Phoenix, AZ, USA; Los Angeles Lakers injured guard Kobe Bryant (right) talks with assistant coach Quin Snyder against the Phoenix Suns at the US Airways Center.
Quin Snyder was made for the Utah Jazz. Or more accurately, Snyder was made to be an NBA coach.
I know. I’ve followed Snyder for a long time. In fact, I once wrote Snyder a letter. I was in high school. He was a freshman at Duke.
I actually remember Snyder before that. He grew up in Mercer Island, Wash., outside of Seattle. He was a McDonald’s All-American, a 6-foot-2 and 150-pound pogo stick of a point guard who dunked with ease and got straight A’s. That was the mid-1980s.
Anyway, when Snyder landed at Duke, I shipped him off a note. I was being recruited to play college basketball myself, and I asked Snyder for a little advice. I’m not sure why I picked Snyder. But I did — and he responded. He sent back a letter on Duke stationary, along with a Duke bumper sticker and a Duke button, all packaged in a Duke envelope.
Needless to say, I immediately became a Duke fan.
I’m also now a Jazz fan. Honest. I’ve followed Snyder wherever he’s gone. Maybe not closely, and maybe without letting him know. And no, he’s never been a "source." In fact, I could tell Snyder all of this, and I’m sure he wouldn’t remember. He’s had a lot of stuff happen in his basketball life.
I just like the fact that he’s stayed with the game. I’m just glad I got to stay with the game, too. It’s men like Snyder, men who love basketball and refuse to leave its side, men who I wanted to be like as a boy, that keep this game great.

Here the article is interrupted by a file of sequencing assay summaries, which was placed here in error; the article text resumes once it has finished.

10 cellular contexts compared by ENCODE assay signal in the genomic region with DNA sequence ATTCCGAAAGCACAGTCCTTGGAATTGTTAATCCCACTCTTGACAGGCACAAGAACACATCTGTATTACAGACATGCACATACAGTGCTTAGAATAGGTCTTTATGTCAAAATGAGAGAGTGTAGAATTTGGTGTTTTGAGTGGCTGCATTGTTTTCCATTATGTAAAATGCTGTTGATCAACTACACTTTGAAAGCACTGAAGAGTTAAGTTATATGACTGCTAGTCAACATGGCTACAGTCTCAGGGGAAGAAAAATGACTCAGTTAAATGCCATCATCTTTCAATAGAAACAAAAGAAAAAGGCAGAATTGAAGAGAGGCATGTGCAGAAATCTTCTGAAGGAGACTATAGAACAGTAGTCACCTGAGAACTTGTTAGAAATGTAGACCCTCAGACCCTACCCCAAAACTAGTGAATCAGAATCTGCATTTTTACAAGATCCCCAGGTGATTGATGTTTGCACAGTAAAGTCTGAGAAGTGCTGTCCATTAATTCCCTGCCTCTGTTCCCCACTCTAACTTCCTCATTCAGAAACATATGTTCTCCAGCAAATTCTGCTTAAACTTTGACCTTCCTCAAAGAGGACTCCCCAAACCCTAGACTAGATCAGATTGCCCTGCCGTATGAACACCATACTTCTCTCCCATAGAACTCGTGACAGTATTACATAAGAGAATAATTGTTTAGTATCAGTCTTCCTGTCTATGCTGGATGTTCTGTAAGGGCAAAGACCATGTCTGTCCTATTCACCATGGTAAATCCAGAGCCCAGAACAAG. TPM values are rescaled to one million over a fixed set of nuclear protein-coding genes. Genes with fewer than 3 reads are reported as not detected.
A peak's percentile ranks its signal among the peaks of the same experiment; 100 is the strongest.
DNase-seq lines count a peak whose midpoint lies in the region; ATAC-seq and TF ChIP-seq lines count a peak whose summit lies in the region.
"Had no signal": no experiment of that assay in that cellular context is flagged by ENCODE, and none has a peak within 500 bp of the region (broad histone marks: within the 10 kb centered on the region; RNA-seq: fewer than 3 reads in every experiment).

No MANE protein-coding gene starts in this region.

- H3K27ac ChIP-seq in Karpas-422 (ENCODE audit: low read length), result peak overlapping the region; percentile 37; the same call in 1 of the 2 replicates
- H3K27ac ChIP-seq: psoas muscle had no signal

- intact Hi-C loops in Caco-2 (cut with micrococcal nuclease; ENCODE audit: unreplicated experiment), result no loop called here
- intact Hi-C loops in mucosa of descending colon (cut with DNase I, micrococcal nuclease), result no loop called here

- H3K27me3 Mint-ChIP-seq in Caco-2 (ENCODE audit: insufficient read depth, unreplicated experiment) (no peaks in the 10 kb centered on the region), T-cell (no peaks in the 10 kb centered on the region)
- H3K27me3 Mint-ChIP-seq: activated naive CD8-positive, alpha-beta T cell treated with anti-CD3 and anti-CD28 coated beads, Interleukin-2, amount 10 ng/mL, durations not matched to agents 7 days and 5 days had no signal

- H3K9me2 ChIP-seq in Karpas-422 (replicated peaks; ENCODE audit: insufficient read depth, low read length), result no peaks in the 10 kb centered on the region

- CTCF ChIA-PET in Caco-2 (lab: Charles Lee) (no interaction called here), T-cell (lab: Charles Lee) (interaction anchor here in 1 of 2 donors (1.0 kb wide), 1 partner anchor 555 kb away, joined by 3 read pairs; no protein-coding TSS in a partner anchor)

Snyder has been everywhere. Scouts said he had NBA potential as a player when he came out of college. He apparently had little interest. He instead got into coaching. He was an assistant under Larry Brown with the Clippers, and Mike Krzyzewski at Duke, and Doug Collins with the 76ers, and on and on it went.
Last year, he assisted Mike Budenholzer with the Hawks, a team that valued making the extra pass. You can be sure the Jazz will improve in the assist department (where they ranked 26th in the league last season) under Snyder.
Anyway, this really isn’t a column so much as a memoir. It’s something you probably don’t care about — but something I wanted to write, anyway.
My job is to cover primarily the Cleveland Cavaliers, but also the entire NBA. So I root for no one, yet I root for everyone. I root for basketball. I root for players and people.
As a so-called "insider" it’s easy to get away from the fan part of me. Sometimes, I have no choice but to get away from it. The job demands it. But it exists, and it’s why I ever got involved with what I do in the first place. I was a basketball addict long before I became a basketball writer.
So, sometimes, I remember why I came to love this game in the first place. A lot of it was because of personalities like Snyder.
He’s a good man, a smart coach, and I have no doubt he’ll be a success. He was made for this job.
Along with Snyder, there’s plenty to like about the Jazz. Trey Burke proved to be an up-and-coming point guard with a fantastic future in his first season. Big man Derrick Favors is on the rise and plays with a winning edge. Ditto for leading scorer and swingman Gordon Hayward. And hopes are high for shooting guard Alec Burks.
Snyder will have some nice pieces. The Jazz also have the No. 5 overall pick in the draft. I don’t suspect they’ll make the playoffs next year, not as is anyway – but sometimes staying together and waiting your turn is the best plan of attack. Plus, it should be fun watching the nucleus of the Jazz getting to where they want to go.
By the way, welcome to the column. It’s called the Amico Report and it’s new (sort of). It will be posted each Sunday, starting today. Yes, even in the NBA’s offseason.